Considering how widespread bullying is in today’s society it is crucial to examine, not only the long-term consequences of bullying, but also how bullying progresses over time. New research in Child Developmenthas discovered additional information on how the cycle of bullying may progress in very young children. Dr. Jamie Ostrov set out to discover ”if what children receive from their peers (i.e. peer victimization or peer harassment) is associated with what they display to their peers in the future.” Specifically, he looked at both the victims of bullying (i.e., the children who were picked on) and the children who bully or harass to find whether the type of aggression received affected future victim displays of aggression (i.e. would someone who is physically bullied be more likely to show physical aggression, relational aggression, or both).
In his research, Dr. Ostrov sampled more than 100 children between the ages of 3 and 5 and found that children who experienced peer victimization were more likely to become aggressive. Additionally, Children who had been victims of physical aggression were more likely to become physically aggressive and children who had been victims of relational aggression were more likely to display relational aggression in the future (e.g., taking a toy away, or saying, “You are not my friend”). According to Dr. Ostrov’s research, the reason that experiencing a certain type of aggression leads to that type of aggression has to do with social learning in that the children are simply doing what they see. That social learning can be the result of experiencing the aggression or from simply observing aggression.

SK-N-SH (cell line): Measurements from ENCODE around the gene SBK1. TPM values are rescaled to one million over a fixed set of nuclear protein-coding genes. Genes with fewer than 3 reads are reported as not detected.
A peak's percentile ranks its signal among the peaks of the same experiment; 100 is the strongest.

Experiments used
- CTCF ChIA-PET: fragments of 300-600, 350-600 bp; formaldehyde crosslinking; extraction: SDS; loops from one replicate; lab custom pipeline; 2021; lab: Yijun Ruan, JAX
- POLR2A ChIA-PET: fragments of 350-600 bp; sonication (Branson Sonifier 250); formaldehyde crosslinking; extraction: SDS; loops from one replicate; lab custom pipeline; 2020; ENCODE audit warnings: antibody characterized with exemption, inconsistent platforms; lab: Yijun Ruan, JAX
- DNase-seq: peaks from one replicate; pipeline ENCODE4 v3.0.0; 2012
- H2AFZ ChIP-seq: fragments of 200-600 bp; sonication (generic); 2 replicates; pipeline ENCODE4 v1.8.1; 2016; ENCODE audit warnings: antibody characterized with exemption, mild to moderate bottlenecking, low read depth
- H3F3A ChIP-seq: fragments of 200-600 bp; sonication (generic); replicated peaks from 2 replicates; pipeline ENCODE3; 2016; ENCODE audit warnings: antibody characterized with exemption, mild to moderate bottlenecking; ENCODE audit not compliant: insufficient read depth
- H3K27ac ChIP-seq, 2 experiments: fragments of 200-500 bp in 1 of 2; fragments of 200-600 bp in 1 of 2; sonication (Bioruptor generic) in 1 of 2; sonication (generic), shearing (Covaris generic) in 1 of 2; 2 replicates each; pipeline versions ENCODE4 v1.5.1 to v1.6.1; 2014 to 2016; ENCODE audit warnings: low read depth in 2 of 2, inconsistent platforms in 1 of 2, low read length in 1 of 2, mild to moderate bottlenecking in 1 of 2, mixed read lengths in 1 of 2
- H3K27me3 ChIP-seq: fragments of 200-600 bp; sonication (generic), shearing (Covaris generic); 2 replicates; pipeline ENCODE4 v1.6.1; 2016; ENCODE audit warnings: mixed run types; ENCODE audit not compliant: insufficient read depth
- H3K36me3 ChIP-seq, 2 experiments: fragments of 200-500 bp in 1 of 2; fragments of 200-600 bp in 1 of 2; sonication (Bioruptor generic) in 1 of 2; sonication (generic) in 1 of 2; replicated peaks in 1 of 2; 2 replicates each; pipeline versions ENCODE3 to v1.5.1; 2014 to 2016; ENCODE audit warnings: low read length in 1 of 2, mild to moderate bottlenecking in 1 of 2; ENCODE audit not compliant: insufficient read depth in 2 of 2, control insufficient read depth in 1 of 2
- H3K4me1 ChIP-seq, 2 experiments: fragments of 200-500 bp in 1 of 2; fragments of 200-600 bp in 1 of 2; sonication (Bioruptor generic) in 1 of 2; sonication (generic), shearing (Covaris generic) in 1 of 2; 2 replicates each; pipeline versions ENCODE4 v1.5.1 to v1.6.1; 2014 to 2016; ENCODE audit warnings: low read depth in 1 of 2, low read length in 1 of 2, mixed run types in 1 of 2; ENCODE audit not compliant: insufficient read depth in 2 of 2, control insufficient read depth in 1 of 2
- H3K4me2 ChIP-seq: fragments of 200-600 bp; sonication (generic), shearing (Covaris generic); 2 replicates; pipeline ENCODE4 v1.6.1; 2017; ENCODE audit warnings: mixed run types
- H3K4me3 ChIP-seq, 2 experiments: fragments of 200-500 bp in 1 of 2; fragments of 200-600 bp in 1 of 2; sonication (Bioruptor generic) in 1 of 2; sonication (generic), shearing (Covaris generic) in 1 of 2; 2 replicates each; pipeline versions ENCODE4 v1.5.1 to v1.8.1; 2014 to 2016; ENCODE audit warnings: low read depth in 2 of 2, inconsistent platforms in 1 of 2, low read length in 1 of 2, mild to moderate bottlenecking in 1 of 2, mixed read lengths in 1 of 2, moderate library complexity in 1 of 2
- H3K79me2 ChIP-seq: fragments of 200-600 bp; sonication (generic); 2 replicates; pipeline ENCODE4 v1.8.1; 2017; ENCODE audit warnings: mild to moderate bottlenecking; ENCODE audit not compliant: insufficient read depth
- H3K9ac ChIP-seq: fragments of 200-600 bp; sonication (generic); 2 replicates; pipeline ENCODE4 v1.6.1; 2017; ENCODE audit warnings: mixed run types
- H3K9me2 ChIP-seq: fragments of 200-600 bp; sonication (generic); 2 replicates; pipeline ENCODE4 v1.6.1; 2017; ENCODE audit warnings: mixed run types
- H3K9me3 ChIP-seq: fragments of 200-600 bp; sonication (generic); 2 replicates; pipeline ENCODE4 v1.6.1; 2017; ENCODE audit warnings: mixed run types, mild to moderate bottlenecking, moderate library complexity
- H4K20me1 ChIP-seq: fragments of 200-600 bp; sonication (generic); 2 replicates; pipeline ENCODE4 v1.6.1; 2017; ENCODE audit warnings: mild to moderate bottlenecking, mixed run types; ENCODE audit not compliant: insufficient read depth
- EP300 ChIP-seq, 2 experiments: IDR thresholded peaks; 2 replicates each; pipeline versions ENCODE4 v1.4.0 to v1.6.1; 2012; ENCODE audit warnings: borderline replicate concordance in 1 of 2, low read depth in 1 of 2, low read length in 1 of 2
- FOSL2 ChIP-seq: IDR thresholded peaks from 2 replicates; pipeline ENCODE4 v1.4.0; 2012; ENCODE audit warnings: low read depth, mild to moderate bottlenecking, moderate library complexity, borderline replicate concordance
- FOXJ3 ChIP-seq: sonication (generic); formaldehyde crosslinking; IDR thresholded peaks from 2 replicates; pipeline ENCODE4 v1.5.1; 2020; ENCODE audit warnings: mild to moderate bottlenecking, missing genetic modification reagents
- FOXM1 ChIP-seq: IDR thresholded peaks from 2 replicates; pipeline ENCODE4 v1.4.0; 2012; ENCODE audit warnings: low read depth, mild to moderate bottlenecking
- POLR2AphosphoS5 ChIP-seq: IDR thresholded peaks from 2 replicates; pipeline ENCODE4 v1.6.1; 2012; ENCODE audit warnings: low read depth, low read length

Dr. Ostrov also notes that it is important for teachers and administrators to intervene when bullying occurs, as bullying is widespread and can lead to serious psychological and social problems. He suggests that caregivers or teachers help the victimized child focus on coping with the aggression rather than focusing on retaliating against the aggression, which is what often happens. Also observed in Dr. Ostrov’s study was that victims of relational aggression were more likely, not only to be relationally aggressive in the future, but also to face more social rejection. However, he acknowledges that more research is needed to better understand these relationships and he is continuing his longitudinal research on these long-term effects.
By Tonya Filz
Tonya Filz is a senior Psychology major at the University of Wisconsin-Green Bay. She has a minor in Human Development and plans on attending graduate school to earn a Ph.D. in Clinical Psychology.